As a nation state, Italy has emerged only in 1871. Until then the country was politically divided into a large number of independant cities, provinces and islands. The currently available evidences point out to a dominant Etruscan, Greek and Roman cultural influence on today's Italians.
On February 11, 1944, a German manned ship named Oria carrying approximately 4,000 Italian prisoners of war left the Island of Rhodes en route to Piraeus, Greece. The following day, the ship encountered a severe storm and shipwrecked near the Island of Patroklos. There were very few survivors, and this tragedy ranks as one of the greatest maritime disasters of all time.
In the days that followed, some bodies washed up on nearby beaches and were temporarily buried nearby until they were transferred to Italy years later. However, considerable remains of the shipwreck and its victims still lay off the Island of Patroklos. No formal memorial to the victims exists, and to this day, no official victim list has been made public.
I am the grandson and namesake of a possible victim of this event, and I participate in a Facebook group supporting efforts to erect a memorial, conduct further research, and attain a victim list if one does exist. Anyone interested in learning more is welcome to join us. Thanks for reading my post.
Thanks to all those who responded to my initial post. I have a significant update for those who might be interested.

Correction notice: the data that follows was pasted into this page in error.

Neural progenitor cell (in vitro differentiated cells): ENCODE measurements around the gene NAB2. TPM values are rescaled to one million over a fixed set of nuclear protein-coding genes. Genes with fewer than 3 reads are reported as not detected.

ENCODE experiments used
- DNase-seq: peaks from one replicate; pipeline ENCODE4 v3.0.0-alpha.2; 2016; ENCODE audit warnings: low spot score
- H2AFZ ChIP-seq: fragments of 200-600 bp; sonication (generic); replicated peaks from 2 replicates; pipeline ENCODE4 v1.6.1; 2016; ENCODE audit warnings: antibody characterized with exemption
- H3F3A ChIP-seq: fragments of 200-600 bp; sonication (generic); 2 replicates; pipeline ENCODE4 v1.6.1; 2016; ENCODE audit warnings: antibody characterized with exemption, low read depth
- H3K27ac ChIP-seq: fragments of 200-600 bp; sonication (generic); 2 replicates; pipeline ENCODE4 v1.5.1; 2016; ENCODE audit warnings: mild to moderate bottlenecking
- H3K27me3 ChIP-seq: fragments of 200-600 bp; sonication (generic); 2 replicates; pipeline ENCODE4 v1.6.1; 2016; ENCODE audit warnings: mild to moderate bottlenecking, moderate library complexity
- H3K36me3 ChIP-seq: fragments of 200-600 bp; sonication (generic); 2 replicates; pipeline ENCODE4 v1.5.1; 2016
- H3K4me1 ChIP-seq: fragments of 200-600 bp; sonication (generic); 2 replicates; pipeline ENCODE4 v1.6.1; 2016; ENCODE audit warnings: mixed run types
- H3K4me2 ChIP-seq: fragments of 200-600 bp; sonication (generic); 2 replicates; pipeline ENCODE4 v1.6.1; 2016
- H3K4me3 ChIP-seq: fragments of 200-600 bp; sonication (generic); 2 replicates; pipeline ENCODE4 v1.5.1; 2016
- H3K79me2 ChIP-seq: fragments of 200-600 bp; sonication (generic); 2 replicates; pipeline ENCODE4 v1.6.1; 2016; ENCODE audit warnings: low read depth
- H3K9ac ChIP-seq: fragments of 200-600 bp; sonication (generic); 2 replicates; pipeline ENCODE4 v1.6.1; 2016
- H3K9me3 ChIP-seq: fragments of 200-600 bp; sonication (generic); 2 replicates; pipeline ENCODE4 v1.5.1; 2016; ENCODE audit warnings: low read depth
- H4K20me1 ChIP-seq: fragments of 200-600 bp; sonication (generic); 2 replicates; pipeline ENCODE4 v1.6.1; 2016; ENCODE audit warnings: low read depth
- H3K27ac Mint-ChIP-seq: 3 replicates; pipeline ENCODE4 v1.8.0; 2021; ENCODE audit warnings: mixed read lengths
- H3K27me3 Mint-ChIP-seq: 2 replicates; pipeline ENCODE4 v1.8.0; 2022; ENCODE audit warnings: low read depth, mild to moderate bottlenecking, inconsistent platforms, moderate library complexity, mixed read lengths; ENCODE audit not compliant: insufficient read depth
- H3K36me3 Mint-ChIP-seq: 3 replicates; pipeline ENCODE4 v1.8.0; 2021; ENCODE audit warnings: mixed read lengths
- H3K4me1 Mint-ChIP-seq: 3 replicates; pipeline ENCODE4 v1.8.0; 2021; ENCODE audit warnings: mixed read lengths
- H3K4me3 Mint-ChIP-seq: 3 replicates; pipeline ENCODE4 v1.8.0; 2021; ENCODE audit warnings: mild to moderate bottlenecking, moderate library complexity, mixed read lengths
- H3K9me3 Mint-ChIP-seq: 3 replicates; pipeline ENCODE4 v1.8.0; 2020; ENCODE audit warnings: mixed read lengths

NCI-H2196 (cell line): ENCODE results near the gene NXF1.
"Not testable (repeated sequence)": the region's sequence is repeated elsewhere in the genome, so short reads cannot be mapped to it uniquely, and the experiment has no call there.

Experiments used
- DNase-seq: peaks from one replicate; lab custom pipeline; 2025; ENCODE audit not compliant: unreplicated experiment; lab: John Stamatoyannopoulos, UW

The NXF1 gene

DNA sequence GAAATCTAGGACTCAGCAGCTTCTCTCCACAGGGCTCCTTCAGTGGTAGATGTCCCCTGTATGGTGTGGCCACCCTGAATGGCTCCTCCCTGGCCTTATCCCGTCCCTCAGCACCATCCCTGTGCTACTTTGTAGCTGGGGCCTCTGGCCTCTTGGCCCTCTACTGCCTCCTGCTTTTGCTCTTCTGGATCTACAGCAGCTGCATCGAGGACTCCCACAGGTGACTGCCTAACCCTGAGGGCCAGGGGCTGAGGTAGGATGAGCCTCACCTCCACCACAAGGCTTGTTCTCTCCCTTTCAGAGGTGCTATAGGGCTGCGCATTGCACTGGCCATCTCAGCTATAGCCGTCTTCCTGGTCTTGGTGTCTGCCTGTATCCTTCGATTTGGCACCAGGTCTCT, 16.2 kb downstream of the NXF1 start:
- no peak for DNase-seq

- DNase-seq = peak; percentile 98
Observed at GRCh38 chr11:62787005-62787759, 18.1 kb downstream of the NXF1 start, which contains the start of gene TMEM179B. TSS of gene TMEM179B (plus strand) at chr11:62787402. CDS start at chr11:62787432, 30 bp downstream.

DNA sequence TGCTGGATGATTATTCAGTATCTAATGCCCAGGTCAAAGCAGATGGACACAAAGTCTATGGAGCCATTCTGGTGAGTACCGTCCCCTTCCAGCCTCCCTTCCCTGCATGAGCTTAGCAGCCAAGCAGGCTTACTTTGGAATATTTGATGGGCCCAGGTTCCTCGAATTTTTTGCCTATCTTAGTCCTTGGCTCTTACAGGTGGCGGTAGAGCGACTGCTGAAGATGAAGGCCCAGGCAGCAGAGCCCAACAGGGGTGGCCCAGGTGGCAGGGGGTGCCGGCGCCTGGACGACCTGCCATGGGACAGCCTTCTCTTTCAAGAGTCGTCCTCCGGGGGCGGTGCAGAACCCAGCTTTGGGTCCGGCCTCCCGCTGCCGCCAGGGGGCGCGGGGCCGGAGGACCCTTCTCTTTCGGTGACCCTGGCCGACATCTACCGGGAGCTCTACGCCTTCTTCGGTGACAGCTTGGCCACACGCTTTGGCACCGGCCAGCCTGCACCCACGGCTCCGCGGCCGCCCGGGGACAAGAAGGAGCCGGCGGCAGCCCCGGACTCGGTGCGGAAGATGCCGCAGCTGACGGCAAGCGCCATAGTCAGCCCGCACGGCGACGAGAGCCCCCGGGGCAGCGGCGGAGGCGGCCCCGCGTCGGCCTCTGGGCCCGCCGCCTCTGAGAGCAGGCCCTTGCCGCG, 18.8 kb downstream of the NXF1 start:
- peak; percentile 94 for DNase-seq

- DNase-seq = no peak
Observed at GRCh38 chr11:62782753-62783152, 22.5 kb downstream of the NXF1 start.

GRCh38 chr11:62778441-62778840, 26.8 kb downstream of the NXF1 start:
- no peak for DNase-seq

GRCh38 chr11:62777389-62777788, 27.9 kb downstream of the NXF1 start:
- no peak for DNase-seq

In recent months, I've been working very closely with a group of dedicated individuals from Italy, Greece, and the US. The group consists of family members of the victims and historians who are passionate about honoring the shipwreck victims with a proper memorial and ensuring that the shipwreck's remains are properly researched and preserved.
As we've been petitioning appropriate government officials for support, we've been gathering whatever documentation we can. One of our most significant finds was a passenger list which was attained via the International Red Cross. It was through this document that I finally confirmed that my grandfather was in fact on the ship when it sank. This fact was hidden for almost 70 years simply because his name, Damiano De Virgilio, was misspelled on the list as Damiano Di Virginio. I still get chills when I think about it.
Although we're not close to complete in our goals, I have definitely learned several lessons from our efforts that I'll continue to apply to my genealogical and historical research. Be persistent in your research no matter how many roadblocks you encounter, and do all your can to team up with others with similar objectives.
If anyone whats to learn more, please feel free to reach out to me.
As an update to the thread, the Italian website Dodecaneso has dedicated a section of their site to the Oria shipwreck, including a list of victims. You can also subscribe to an email distribution list where information on the shipwreck and efforts to properly memorialize victims are shared.